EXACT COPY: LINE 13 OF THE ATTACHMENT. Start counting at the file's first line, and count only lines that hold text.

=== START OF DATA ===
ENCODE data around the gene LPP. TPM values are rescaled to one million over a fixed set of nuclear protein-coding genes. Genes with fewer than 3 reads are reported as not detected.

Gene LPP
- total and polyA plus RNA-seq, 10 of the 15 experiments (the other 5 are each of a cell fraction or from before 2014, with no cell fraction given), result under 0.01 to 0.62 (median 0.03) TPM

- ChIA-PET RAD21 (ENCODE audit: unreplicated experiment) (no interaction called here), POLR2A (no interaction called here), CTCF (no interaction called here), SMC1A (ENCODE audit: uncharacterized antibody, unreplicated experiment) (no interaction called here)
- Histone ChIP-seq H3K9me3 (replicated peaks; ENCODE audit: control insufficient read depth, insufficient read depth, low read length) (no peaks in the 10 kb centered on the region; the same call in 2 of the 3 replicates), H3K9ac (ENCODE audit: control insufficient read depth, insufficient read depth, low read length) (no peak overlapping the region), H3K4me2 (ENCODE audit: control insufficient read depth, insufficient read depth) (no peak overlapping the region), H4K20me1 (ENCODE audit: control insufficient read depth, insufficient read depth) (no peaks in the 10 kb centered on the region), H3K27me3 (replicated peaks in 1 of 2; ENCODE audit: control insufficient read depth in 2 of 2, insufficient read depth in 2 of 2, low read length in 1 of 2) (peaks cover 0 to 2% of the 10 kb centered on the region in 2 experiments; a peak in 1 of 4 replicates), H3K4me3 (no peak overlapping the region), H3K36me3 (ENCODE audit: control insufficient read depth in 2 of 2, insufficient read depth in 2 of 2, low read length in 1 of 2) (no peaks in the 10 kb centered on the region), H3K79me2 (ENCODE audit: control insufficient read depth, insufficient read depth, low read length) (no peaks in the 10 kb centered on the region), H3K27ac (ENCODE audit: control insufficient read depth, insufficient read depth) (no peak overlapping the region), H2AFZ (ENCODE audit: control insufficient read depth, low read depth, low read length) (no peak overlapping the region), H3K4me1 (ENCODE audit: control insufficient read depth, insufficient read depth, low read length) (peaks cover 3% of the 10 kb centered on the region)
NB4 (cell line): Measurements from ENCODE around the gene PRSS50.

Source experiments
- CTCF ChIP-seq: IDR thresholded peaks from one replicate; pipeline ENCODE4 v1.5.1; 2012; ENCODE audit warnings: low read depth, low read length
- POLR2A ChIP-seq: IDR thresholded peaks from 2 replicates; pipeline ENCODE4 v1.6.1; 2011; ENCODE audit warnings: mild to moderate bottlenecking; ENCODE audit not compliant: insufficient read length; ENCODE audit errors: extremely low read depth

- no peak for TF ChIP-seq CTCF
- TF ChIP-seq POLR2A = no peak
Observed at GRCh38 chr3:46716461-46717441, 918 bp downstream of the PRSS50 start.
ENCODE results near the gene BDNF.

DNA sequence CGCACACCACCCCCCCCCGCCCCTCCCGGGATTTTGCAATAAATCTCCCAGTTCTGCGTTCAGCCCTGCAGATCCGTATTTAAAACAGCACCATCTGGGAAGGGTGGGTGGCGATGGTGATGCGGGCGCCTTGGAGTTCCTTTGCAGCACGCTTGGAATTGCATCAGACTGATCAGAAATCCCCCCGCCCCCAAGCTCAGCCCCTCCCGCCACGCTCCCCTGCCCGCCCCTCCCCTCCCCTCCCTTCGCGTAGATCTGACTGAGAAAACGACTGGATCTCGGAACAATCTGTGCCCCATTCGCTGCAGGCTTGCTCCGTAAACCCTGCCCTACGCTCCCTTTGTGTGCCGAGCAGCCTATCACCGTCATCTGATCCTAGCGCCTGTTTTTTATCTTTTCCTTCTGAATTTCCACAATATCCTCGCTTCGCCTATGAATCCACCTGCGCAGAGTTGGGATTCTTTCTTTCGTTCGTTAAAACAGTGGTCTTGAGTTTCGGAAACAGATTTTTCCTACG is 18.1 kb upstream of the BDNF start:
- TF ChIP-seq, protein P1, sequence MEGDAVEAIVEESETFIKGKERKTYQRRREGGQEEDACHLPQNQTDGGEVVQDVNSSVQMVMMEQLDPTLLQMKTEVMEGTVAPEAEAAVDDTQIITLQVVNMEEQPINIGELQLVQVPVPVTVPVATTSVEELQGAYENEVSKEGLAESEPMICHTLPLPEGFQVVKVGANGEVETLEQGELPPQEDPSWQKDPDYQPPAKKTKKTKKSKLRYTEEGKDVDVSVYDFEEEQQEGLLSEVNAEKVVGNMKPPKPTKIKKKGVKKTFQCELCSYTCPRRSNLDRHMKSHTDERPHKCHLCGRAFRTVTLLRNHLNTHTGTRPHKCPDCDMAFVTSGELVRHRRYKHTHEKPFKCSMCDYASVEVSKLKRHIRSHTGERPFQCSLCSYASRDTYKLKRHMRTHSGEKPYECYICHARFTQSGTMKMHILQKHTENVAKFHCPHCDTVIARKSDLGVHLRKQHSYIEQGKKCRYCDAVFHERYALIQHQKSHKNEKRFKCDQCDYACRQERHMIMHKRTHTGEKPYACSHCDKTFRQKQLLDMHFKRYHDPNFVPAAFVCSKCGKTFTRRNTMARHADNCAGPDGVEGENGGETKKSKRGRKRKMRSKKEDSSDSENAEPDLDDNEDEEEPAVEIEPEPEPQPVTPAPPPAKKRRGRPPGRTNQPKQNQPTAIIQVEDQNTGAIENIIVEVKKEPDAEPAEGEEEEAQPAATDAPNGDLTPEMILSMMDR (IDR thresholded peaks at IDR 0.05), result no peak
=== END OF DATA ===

ENCODE results near the gene BDNF.